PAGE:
Health care goes before the court
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Health care goes before the court
Kai Ryssdal: President Obama’s health care law turns 2 years old tomorrow. There probably aren’t going to be any celebrations, though, because Monday’s going to be a much bigger day for The Affordable Care Act.
The Supreme Court starts three days of hearings, key parts of which will be about the most contentious part of the law, something called the individual mandate: The requirement that everybody purchase health insurance. In essence, whether the government can force people to buy something.
The Obama adminstration maintains the law is indeed constitutional; they point to a very specific clause in the Constitution in their defense. To explain, Marketplace’s Gregory Warner took a walk in Philadelphia.
Gregory Warner: I’m walking onto the Ben Franklin Bridge that connects Pennsylvania and New Jersey. There’s a footpath.
Ted Ruger: I’ve always wanted to do this!
With me is Ted Ruger.
Ruger: I teach health law and constitutional law at the University of Pennsylvania.
And Ruger is an expert on something called the Interstate Commerce Clause in the Constitution. It’s the clause that allows the federal government to regulate economic activity between states.
Ruger: I mean, we’re walking across a bridge that very tangibly connects two states here, and we can see that. But we’re talking about an issue — health insurance — that in somewhat less visible but no less important ways, is connected among all the 50 states.
For instance, your insurance policy pays for drugs and medical devices that cross state lines. Insurance money is pooled between people in different states.
Ruger: The choice to buy insurance is an economic choice that reverberates across state lines?
Reverberates like these tractor trailers. The law is firm on that point.
Ruger: But so too is the choice to forgo insurance. Roll the dice if you will.
That’s the question before the Supreme Court: If the government can use the same power it uses to regulate these trucks to compel you to buy health insurance. Because when it comes to medical care, no man is an island. If I don’t have insurance and I get sick, I can still show up at a hospital for treatment. Those costs might get be passed on to other people. Uninsured people cost $43 billion in 2008.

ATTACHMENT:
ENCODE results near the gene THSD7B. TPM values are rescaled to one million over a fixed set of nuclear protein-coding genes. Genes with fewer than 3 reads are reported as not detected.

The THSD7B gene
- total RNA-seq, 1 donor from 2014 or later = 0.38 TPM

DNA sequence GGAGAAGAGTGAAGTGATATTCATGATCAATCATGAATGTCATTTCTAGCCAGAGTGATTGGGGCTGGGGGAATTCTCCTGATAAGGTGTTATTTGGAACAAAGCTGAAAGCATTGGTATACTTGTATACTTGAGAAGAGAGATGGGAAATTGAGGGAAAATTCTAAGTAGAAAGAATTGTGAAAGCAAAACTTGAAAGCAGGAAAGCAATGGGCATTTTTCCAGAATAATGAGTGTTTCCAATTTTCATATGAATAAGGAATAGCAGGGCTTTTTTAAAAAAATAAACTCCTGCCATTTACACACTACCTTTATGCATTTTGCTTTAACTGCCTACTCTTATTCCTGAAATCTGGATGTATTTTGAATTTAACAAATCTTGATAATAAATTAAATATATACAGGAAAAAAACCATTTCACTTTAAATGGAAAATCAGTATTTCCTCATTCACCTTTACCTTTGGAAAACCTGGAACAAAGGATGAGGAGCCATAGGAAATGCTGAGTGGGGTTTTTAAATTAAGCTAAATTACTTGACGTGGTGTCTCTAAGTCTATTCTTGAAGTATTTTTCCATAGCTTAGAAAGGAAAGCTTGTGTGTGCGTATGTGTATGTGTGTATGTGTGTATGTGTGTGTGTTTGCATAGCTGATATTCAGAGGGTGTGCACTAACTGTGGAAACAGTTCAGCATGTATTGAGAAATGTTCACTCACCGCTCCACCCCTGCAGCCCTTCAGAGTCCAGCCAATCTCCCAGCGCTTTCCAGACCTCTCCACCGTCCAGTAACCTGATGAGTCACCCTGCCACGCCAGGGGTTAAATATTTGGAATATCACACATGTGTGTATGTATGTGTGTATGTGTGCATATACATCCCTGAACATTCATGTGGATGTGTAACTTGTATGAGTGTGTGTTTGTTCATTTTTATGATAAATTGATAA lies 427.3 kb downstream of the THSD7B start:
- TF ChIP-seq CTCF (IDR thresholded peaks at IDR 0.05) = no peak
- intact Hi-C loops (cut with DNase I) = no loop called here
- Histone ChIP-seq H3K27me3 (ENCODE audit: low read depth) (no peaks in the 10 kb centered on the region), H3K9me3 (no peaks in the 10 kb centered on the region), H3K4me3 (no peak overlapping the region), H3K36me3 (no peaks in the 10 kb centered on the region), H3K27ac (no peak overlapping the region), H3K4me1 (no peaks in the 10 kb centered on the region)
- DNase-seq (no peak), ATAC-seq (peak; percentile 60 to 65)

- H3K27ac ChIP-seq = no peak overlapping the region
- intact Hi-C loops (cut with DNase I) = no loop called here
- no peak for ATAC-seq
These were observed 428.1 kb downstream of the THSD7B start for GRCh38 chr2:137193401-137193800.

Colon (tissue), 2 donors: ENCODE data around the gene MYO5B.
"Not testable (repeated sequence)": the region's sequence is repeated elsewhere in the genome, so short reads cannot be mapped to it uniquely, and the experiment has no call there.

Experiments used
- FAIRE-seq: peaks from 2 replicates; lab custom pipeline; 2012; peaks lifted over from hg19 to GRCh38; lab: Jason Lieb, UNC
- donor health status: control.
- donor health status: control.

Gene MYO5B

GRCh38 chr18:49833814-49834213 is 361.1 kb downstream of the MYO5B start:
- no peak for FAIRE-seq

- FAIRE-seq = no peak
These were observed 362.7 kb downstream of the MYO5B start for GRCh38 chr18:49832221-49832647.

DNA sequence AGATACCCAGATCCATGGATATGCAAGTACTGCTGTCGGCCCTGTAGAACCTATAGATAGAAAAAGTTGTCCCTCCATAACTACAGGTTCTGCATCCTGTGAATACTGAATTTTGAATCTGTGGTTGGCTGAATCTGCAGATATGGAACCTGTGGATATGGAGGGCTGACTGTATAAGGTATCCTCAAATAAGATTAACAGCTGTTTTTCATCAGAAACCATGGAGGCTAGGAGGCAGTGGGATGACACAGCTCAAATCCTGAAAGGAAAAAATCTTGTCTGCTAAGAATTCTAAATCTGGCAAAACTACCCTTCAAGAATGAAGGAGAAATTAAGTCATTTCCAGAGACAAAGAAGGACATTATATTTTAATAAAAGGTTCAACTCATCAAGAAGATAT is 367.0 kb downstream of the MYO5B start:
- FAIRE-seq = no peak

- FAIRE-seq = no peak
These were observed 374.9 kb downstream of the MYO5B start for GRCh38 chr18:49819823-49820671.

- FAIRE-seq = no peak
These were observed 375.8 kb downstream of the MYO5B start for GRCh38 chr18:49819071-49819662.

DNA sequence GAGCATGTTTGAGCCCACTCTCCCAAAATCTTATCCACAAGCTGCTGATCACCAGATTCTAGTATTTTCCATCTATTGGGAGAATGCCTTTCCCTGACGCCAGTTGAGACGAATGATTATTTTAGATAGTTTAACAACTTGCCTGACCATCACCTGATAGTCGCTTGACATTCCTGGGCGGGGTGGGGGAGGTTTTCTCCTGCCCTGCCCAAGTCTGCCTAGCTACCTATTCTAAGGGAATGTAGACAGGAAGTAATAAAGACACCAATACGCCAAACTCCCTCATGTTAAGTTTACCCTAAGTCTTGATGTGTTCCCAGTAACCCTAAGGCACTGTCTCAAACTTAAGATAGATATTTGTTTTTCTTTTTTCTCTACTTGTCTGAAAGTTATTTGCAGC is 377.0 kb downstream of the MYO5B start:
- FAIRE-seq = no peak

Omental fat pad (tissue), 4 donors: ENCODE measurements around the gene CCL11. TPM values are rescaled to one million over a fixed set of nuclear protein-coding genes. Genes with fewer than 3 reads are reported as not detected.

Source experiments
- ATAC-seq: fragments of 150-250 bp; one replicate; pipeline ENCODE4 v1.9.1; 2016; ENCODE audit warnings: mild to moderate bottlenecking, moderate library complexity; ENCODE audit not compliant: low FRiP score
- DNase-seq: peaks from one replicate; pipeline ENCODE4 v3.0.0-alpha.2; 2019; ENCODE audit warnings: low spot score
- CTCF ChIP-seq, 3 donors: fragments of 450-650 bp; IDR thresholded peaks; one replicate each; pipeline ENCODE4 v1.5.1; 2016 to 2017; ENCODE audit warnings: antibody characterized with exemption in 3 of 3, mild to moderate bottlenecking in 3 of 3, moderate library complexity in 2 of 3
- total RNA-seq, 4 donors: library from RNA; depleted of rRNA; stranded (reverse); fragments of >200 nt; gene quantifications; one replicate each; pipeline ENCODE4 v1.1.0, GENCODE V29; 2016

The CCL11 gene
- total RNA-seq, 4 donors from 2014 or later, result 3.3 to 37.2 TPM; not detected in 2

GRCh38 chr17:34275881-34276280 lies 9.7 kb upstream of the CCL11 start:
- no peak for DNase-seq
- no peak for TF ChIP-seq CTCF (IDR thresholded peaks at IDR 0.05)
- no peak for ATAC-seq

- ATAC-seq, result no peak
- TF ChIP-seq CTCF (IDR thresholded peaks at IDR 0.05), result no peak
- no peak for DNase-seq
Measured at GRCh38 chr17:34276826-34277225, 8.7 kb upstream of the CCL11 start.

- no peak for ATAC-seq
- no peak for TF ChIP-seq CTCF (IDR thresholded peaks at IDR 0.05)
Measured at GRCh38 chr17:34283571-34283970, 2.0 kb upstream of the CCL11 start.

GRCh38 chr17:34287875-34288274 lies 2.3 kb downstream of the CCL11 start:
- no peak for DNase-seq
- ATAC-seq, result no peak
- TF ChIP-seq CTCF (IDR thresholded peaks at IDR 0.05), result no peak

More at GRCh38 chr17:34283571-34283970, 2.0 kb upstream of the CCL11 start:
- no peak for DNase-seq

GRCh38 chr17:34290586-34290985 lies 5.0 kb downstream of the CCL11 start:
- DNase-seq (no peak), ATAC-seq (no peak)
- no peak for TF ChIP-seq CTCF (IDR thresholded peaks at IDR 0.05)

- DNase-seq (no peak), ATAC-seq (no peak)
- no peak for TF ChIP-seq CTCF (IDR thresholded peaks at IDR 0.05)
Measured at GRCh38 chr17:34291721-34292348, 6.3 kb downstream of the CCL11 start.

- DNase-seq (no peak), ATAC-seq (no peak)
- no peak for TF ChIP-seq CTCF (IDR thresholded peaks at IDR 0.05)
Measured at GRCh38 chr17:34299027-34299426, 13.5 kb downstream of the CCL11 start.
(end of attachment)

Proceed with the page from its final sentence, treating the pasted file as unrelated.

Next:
Ruger: So the choice that looks like it’s your own choice could reverberate in ways that burden others.
The government argues that everybody needs to share that burden, by paying in now even when they’re healthy. So health care will be there for anyone who gets sick, just like this bridge is here when Ted Ruger and I want to walk to New Jersey. Or so we thought.
Officer on bridge: Is this a commercial project?
Warner: We’re not doing a story about the bridge, we’re just chatting on —
Officer: But you’re still using the bridge.
Warner: Well yeah, as a metaphor for health insurance.
Officer: I know but you gotta get in touch with Ed Cosuba, you know Ed?
So we got off the bridge. Then I went to talk to Lee Casey at Baker and Hostetler, one of the lawyers that originally brought this case in the lower courts on behalf of 26 states. Casey says not buying insurance is just one of many personal decisions that have an economic impact.
Lee Casey: The fact that, you know, I skipped breakfast this morning has an effect that ripples through the economy. But that doesn’t mean that Congress can regulate that, my decision, quote unquote, not to have breakfast!
The interstate commerce clause he says only allows the government to regulate economic activities.
Casey: Activities. Not decisions. Not personal ‘I’m gonna do this I’m gonna do that.’
In Casey’s view, if the federal government is allowed to make us buy insurance, it can make us buy anything. Some lawyers have pointed out that Congress did make people buy a musket and bullets — in 1792 — but in the words of the appellate court, “There’s a difference between drafting a citizen to join the military and forcing him to respond to a price quote from Aetna.”
Casey: The case law has never gone so far as to suggest that someone’s personal decision, not to enter commerce, somehow gives Congress the ability to force you into commerce so it can regulate you.
Still, the government argues that health insurance is different. That market only works if enough healthy people contribute to the pool, before they think they need it.
Tom Baker is an insurance law expert at the University of Pennsylvania Law School.
Tom Baker: You know we need a really big group for insurance to work. And in order to have a really big group, you have to have people thrown together in a way that they can’t exit.
The arguments go through Wednesday, but it’ll be late June before we know if the Supreme Court is willing to let the feds put a lock on that door.
In Philadelphia, I’m Gregory Warner for Marketplace.
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